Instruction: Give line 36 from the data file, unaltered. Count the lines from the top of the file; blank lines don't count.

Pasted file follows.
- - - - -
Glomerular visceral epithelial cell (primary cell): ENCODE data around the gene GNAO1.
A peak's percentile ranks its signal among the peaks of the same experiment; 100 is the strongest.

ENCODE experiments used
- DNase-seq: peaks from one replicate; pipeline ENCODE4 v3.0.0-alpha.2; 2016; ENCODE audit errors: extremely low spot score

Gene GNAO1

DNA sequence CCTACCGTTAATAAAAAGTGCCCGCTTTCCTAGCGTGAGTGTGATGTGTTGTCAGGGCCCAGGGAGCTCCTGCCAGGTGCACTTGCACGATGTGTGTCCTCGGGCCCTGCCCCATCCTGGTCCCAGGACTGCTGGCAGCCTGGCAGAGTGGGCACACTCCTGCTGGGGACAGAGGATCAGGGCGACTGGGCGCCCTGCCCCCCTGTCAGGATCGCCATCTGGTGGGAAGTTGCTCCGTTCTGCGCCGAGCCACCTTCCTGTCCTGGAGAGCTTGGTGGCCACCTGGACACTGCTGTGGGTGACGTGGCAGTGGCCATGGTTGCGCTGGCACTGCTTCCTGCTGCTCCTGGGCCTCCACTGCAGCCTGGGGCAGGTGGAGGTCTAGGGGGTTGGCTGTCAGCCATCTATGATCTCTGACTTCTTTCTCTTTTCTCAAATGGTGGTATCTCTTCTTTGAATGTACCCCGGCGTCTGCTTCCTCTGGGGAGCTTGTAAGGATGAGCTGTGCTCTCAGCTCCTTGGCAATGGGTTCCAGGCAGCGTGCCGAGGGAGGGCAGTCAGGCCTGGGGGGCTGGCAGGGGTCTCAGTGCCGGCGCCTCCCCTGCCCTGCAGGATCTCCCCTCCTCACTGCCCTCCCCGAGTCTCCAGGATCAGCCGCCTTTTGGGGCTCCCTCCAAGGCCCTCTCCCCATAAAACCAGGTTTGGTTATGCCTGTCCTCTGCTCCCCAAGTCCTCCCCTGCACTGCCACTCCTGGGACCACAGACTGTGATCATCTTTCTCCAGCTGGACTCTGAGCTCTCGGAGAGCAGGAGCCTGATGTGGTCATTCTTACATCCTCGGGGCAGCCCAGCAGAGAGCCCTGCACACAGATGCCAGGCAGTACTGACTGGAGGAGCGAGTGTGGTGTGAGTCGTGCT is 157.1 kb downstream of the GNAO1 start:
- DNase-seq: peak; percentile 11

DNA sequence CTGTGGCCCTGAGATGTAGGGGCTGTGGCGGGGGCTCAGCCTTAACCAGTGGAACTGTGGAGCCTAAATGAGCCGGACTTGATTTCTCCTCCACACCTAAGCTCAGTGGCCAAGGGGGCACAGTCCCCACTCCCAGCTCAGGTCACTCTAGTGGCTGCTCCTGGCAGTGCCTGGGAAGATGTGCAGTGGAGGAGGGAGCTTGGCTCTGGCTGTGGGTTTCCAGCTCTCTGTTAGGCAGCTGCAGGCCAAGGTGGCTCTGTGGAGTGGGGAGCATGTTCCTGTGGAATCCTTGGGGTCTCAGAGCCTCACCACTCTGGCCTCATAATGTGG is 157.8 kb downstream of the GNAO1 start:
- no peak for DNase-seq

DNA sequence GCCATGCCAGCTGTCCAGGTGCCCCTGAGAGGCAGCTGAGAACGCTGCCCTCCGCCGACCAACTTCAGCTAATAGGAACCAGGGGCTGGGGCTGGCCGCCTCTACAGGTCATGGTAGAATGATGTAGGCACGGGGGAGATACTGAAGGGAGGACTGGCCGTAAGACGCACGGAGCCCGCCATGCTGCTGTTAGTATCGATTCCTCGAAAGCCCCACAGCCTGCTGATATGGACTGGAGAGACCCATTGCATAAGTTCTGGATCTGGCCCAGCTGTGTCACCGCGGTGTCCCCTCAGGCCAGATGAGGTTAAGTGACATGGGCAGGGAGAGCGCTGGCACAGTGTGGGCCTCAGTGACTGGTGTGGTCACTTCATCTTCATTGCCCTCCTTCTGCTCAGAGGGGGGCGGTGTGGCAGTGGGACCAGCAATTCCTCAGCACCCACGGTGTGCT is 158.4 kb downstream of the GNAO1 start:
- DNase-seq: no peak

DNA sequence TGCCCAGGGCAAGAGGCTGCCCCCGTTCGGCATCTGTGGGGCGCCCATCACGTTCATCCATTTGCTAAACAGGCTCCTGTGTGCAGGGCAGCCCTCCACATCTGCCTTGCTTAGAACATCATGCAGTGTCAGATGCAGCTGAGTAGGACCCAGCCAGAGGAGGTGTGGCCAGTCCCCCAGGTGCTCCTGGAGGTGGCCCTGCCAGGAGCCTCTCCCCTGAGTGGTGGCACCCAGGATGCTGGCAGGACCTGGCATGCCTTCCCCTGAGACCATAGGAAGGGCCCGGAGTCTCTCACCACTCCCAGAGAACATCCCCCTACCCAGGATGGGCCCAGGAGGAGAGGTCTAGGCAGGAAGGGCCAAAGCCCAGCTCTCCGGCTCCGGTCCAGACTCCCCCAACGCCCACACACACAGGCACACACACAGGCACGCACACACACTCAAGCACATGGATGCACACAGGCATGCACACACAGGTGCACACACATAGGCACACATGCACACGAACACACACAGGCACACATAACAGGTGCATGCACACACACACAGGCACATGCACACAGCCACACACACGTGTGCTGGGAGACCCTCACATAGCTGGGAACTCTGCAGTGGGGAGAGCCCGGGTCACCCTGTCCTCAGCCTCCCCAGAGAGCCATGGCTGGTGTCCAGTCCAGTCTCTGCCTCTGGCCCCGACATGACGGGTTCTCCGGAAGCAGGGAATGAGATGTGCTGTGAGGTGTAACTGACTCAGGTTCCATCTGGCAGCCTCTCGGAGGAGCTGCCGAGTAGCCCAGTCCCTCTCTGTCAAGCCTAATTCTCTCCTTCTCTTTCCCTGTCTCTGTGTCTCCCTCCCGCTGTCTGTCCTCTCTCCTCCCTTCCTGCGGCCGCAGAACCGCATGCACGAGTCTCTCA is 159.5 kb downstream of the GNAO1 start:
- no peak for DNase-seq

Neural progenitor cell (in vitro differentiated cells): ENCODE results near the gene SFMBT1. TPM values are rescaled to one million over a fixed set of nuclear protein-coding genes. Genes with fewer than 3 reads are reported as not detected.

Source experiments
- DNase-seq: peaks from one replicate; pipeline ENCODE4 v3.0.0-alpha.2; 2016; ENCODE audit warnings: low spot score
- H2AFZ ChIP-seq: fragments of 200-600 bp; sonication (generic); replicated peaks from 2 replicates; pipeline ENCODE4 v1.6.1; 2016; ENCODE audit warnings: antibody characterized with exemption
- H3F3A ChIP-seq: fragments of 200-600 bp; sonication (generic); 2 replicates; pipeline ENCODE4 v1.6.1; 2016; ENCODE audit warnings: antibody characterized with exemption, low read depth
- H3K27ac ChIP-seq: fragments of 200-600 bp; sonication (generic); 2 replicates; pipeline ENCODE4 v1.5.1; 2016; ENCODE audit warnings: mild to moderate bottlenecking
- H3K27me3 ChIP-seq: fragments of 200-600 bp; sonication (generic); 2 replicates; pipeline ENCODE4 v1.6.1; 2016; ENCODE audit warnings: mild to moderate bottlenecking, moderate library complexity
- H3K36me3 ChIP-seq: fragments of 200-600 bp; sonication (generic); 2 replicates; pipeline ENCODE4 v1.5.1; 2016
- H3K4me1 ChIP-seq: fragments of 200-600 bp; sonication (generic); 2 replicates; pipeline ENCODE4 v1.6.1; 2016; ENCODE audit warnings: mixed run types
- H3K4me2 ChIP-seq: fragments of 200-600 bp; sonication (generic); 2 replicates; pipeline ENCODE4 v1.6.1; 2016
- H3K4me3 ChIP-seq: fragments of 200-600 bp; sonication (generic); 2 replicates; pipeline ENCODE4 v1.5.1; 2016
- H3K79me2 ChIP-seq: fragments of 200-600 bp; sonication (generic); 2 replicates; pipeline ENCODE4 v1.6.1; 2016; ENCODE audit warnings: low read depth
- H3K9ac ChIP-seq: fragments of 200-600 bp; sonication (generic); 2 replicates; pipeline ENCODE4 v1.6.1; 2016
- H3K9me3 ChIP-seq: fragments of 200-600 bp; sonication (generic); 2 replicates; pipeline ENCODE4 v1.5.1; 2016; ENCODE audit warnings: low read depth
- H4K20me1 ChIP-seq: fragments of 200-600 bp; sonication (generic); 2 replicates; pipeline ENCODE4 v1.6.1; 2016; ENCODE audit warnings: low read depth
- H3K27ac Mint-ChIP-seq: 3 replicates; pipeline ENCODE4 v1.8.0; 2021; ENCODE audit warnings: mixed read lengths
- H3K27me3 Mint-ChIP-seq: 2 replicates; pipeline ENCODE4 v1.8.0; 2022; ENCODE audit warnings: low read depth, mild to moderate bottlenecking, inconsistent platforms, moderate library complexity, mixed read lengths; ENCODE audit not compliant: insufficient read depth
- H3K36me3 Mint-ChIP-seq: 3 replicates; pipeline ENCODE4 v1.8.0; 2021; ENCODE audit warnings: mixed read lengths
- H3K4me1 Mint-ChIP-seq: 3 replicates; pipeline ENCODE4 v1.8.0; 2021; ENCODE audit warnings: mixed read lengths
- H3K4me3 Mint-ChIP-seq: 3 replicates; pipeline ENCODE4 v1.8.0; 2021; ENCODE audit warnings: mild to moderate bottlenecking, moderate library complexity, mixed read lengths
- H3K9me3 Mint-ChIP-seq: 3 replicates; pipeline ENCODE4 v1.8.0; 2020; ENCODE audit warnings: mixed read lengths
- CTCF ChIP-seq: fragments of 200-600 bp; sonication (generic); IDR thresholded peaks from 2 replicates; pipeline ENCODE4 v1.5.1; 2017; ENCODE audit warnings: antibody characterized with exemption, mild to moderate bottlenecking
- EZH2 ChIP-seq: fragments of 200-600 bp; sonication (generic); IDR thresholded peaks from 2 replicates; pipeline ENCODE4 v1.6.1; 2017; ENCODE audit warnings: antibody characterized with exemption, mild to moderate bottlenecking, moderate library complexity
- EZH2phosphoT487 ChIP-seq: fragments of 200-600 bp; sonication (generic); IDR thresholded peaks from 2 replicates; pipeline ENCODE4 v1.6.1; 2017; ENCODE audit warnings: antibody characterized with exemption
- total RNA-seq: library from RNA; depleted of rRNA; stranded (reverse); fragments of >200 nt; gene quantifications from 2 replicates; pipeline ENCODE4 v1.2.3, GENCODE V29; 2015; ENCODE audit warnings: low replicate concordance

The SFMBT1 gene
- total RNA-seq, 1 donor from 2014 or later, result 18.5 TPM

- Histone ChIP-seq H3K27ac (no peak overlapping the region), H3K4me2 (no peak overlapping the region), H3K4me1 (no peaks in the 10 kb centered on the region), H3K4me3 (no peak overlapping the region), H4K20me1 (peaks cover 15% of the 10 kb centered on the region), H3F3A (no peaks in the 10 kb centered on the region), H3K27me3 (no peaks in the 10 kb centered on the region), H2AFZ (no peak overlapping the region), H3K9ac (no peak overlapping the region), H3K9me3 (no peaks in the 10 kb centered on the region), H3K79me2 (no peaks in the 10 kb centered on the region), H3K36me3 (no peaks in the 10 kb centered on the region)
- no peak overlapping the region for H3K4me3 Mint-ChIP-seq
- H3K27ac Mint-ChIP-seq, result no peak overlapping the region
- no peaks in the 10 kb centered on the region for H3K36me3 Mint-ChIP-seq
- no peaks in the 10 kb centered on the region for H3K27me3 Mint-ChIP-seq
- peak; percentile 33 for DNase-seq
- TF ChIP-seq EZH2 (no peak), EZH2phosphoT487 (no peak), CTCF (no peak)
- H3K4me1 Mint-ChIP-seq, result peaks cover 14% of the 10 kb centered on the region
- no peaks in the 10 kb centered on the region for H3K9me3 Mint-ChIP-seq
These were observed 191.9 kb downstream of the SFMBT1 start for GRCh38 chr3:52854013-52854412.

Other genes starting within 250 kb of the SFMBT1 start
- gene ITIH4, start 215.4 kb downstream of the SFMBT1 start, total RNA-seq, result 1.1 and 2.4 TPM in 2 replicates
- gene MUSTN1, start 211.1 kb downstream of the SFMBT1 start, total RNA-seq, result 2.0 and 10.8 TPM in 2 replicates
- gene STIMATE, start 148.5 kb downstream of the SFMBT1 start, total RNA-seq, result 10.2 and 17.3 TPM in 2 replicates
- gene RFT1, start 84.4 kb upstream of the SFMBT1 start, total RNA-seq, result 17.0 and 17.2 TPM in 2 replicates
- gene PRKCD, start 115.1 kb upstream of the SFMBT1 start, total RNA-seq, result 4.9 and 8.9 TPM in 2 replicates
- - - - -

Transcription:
- EZH2 ChIP-seq: fragments of 200-600 bp; sonication (generic); IDR thresholded peaks from 2 replicates; pipeline ENCODE4 v1.6.1; 2017; ENCODE audit warnings: antibody characterized with exemption, mild to moderate bottlenecking, moderate library complexity